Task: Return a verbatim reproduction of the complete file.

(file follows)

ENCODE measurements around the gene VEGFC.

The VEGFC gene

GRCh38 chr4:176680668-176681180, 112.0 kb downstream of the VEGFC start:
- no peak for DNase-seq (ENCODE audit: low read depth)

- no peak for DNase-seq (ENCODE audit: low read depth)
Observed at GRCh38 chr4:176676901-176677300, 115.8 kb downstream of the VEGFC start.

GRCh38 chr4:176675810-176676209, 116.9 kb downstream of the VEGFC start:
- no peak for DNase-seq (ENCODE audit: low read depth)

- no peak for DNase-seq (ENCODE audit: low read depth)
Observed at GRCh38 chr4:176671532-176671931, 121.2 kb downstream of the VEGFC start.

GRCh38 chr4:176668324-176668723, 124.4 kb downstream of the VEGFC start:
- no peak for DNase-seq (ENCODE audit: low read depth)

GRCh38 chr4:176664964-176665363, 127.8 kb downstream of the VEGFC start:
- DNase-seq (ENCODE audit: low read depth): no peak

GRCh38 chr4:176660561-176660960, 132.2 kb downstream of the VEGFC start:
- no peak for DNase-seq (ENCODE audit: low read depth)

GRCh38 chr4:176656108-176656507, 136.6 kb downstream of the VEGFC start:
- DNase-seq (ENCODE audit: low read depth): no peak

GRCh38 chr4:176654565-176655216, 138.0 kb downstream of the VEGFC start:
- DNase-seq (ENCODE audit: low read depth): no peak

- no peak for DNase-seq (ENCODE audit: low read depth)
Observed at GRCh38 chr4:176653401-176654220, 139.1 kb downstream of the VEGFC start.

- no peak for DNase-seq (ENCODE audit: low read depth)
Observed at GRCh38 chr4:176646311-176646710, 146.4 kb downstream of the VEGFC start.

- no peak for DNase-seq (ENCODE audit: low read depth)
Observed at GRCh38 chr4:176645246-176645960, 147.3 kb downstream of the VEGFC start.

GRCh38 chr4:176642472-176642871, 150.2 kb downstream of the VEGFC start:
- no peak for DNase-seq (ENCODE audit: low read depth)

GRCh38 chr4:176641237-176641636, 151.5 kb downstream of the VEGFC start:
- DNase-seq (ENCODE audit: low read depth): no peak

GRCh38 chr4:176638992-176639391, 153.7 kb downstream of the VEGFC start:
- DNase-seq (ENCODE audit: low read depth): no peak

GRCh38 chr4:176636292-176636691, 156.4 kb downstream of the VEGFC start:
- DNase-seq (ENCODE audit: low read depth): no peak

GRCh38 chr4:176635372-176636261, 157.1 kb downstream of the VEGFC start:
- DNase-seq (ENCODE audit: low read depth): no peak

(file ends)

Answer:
ENCODE measurements around the gene VEGFC.

The VEGFC gene

GRCh38 chr4:176680668-176681180, 112.0 kb downstream of the VEGFC start:
- no peak for DNase-seq (ENCODE audit: low read depth)

- no peak for DNase-seq (ENCODE audit: low read depth)
Observed at GRCh38 chr4:176676901-176677300, 115.8 kb downstream of the VEGFC start.

GRCh38 chr4:176675810-176676209, 116.9 kb downstream of the VEGFC start:
- no peak for DNase-seq (ENCODE audit: low read depth)

- no peak for DNase-seq (ENCODE audit: low read depth)
Observed at GRCh38 chr4:176671532-176671931, 121.2 kb downstream of the VEGFC start.

GRCh38 chr4:176668324-176668723, 124.4 kb downstream of the VEGFC start:
- no peak for DNase-seq (ENCODE audit: low read depth)

GRCh38 chr4:176664964-176665363, 127.8 kb downstream of the VEGFC start:
- DNase-seq (ENCODE audit: low read depth): no peak

GRCh38 chr4:176660561-176660960, 132.2 kb downstream of the VEGFC start:
- no peak for DNase-seq (ENCODE audit: low read depth)

GRCh38 chr4:176656108-176656507, 136.6 kb downstream of the VEGFC start:
- DNase-seq (ENCODE audit: low read depth): no peak

GRCh38 chr4:176654565-176655216, 138.0 kb downstream of the VEGFC start:
- DNase-seq (ENCODE audit: low read depth): no peak

- no peak for DNase-seq (ENCODE audit: low read depth)
Observed at GRCh38 chr4:176653401-176654220, 139.1 kb downstream of the VEGFC start.

- no peak for DNase-seq (ENCODE audit: low read depth)
Observed at GRCh38 chr4:176646311-176646710, 146.4 kb downstream of the VEGFC start.

- no peak for DNase-seq (ENCODE audit: low read depth)
Observed at GRCh38 chr4:176645246-176645960, 147.3 kb downstream of the VEGFC start.

GRCh38 chr4:176642472-176642871, 150.2 kb downstream of the VEGFC start:
- no peak for DNase-seq (ENCODE audit: low read depth)

GRCh38 chr4:176641237-176641636, 151.5 kb downstream of the VEGFC start:
- DNase-seq (ENCODE audit: low read depth): no peak

GRCh38 chr4:176638992-176639391, 153.7 kb downstream of the VEGFC start:
- DNase-seq (ENCODE audit: low read depth): no peak

GRCh38 chr4:176636292-176636691, 156.4 kb downstream of the VEGFC start:
- DNase-seq (ENCODE audit: low read depth): no peak

GRCh38 chr4:176635372-176636261, 157.1 kb downstream of the VEGFC start:
- DNase-seq (ENCODE audit: low read depth): no peak